And as the navy officer grew to like Monks’s father and to love him as a friend, the daughter likewise fell in love with him.
At the end of a year, they were engaged.
Monks, meanwhile, is acting very skeptical about all of this.
But Brownlow continues the story, anyway.
Around the time that Monks’s father fell in love with his friends’ daughter, a rich relative died and left him a lot of money, but required him to travel to Rome to deal with the will.
Monks’s mother was in Paris, and traveled to Rome with Monks (who was then only a boy) to meet him there.
Monks’s father got sick and died in Rome just a day after his wife and son arrived, leaving no will, so the whole of the estate—including the money the rich relative had just left him—went to his wife and son.
Monks gets very eager at this point in the story.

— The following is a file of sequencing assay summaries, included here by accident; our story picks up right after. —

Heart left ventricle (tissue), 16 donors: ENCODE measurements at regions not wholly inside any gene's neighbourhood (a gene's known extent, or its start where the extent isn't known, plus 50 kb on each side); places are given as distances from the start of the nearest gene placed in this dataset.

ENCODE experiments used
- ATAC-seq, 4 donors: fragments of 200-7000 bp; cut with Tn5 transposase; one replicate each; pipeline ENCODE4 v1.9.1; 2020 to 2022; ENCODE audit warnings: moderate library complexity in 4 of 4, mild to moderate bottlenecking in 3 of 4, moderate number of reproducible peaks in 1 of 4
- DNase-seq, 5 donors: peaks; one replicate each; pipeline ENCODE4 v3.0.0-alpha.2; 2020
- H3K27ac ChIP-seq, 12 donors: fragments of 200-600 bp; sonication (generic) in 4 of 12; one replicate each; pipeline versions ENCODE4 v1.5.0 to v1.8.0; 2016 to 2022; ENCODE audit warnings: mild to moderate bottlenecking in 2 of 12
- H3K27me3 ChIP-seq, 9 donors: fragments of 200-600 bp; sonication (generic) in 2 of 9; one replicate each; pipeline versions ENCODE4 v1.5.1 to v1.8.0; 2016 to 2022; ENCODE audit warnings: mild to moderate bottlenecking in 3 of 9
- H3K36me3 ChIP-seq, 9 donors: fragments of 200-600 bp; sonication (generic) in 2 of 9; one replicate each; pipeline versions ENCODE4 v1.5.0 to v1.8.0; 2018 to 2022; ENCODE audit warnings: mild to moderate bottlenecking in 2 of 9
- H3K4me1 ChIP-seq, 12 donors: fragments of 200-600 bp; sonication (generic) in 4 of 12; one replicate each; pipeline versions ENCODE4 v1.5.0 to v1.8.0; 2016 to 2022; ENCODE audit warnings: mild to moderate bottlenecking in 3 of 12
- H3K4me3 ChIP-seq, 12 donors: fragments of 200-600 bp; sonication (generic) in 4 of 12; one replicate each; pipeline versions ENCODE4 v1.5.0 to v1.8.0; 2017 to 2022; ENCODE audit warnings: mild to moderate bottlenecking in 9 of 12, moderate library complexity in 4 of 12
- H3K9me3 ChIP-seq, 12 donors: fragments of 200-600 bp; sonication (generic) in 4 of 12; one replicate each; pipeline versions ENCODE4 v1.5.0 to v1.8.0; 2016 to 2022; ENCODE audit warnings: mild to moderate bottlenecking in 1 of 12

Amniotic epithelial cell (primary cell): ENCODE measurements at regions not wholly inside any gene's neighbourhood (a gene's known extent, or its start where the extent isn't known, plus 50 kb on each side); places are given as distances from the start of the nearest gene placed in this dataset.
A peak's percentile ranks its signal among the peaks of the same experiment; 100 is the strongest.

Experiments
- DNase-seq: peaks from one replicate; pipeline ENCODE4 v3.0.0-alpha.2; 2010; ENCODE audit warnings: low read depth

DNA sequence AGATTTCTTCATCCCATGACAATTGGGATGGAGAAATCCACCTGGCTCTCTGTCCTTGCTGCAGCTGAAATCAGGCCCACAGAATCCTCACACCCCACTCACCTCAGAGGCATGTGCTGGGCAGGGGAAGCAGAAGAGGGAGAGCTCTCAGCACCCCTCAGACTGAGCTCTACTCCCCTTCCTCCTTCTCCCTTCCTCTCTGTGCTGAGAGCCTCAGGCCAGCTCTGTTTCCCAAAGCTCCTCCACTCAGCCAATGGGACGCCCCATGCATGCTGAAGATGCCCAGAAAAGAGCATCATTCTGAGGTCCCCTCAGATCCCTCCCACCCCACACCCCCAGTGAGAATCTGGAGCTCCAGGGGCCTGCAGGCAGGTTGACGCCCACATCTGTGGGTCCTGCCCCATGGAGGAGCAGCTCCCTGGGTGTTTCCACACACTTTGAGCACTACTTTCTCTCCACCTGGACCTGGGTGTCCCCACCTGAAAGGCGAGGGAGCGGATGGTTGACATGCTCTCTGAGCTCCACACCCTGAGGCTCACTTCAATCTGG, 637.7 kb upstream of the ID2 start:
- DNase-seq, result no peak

Brownlow tells him that, before his father had left for Rome, he’d gone through London to see his old friend, Brownlow, and had left a few things with him that he couldn’t take abroad.
Monks is unpleasantly surprised.
One of the things Monks’s father left was a portrait he’d made of the girl he was in love with.
He told Brownlow that he was planning on selling everything he’d inherited, taking the money, and leaving England forever.
He didn’t tell Brownlow that he was planning on leaving with a girl, but Brownlow was smart enough to guess that much.
But he never saw his friend again, because he died when he arrived in Rome.
After his friend died, Brownlow went to visit the girl, and the scene of his friend’s "guilty love," as he put it (because Monks’s father was still married, and couldn’t legitimately engage himself to this other girl).
But the family had left the neighborhood, and no one could tell him why or where they had gone.
Monks looks pleased at this.
Then Brownlow tells Monks that he had rescued his brother (Oliver) from a life of crime when Oliver had been cast into his life as if by fate.
Monks is surprised and less pleased about this.
Brownlow tells Monks how startled he’d been by the resemblance between Oliver and the portrait his dead friend had made of his special lady.
However, Oliver had been stolen away before he was able to tell Brownlow his story—but then, Brownlow tells Monks, you knew that.
Monks denies it.